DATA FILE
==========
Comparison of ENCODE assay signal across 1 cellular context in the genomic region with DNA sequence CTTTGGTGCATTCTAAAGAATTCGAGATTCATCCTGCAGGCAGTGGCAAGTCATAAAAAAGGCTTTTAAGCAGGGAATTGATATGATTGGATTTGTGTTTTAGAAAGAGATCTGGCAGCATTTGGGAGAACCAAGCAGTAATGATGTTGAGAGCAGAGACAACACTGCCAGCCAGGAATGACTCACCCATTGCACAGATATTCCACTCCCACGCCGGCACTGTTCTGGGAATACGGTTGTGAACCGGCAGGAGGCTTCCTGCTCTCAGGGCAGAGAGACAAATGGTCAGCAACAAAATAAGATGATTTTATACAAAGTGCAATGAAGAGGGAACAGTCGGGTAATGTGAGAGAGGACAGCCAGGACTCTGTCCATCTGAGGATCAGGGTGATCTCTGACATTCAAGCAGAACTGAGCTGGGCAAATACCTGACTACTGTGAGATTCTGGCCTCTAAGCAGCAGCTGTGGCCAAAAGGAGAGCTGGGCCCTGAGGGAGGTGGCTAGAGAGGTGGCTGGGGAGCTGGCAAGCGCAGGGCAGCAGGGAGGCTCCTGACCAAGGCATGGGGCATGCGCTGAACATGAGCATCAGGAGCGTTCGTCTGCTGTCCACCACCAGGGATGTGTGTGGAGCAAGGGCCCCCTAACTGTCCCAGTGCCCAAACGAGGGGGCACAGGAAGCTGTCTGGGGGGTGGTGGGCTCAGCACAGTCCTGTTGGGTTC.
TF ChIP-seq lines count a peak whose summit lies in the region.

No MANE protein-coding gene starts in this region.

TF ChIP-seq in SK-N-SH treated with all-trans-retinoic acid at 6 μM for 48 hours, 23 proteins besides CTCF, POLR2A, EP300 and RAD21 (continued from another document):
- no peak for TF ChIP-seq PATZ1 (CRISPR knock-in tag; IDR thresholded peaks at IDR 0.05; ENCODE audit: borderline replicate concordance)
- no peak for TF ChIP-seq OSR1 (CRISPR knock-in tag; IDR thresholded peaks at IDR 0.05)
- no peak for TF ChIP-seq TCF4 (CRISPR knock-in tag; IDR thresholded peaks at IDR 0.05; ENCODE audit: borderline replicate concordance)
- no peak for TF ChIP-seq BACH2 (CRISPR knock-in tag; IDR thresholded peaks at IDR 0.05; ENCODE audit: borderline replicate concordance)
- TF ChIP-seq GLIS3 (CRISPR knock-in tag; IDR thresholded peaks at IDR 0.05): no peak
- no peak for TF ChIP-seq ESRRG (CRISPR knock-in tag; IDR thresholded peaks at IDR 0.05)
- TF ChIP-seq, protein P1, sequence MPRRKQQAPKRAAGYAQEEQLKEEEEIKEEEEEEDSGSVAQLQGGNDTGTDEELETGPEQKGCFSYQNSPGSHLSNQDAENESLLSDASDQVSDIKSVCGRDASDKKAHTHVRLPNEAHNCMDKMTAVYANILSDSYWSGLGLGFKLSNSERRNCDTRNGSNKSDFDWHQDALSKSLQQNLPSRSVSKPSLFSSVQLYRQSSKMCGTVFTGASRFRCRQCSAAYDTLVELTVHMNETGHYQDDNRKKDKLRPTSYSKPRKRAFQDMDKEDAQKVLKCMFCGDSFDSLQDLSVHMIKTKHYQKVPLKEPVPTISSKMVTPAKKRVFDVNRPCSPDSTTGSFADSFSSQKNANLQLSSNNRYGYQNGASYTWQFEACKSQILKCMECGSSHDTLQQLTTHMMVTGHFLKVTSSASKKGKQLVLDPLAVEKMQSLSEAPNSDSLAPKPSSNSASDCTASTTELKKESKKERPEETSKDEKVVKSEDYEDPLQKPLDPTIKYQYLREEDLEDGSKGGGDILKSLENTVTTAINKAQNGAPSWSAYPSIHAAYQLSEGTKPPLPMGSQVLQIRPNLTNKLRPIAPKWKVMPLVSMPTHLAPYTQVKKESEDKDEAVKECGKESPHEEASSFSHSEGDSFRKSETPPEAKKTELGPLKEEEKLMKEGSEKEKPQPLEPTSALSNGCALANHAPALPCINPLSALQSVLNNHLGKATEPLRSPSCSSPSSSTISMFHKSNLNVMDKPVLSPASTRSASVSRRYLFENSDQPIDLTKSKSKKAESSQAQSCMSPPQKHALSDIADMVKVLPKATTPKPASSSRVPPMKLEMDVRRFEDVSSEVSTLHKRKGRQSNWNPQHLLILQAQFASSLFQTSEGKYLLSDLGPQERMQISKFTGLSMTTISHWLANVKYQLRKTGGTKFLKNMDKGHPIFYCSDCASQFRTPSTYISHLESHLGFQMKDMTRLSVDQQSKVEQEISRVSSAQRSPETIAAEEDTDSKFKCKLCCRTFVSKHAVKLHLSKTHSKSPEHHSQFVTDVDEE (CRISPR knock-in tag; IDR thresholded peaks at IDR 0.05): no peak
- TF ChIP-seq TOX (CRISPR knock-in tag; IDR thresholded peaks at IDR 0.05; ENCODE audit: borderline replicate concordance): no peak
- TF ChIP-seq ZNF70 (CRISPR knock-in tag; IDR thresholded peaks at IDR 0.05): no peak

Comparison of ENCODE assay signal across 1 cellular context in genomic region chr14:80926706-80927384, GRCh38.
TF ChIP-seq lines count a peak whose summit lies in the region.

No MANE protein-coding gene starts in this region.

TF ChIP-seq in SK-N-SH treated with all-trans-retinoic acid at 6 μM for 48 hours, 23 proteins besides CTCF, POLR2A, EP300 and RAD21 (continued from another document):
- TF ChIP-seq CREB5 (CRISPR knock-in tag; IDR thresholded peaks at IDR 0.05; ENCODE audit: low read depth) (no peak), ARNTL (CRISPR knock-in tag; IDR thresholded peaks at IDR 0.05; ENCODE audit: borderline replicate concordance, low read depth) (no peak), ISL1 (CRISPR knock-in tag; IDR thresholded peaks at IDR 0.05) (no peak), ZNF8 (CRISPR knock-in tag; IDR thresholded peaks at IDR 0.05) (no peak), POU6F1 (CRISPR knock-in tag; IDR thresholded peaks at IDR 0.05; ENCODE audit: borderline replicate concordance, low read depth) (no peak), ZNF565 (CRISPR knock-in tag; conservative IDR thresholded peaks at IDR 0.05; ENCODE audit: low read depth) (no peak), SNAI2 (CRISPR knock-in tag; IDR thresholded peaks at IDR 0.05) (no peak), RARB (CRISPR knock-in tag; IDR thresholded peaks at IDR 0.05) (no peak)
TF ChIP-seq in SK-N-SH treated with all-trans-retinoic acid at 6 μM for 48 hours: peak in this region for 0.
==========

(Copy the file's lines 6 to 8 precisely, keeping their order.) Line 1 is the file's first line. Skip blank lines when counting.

- no peak for TF ChIP-seq OSR1 (CRISPR knock-in tag; IDR thresholded peaks at IDR 0.05)
- no peak for TF ChIP-seq TCF4 (CRISPR knock-in tag; IDR thresholded peaks at IDR 0.05; ENCODE audit: borderline replicate concordance)
- no peak for TF ChIP-seq BACH2 (CRISPR knock-in tag; IDR thresholded peaks at IDR 0.05; ENCODE audit: borderline replicate concordance)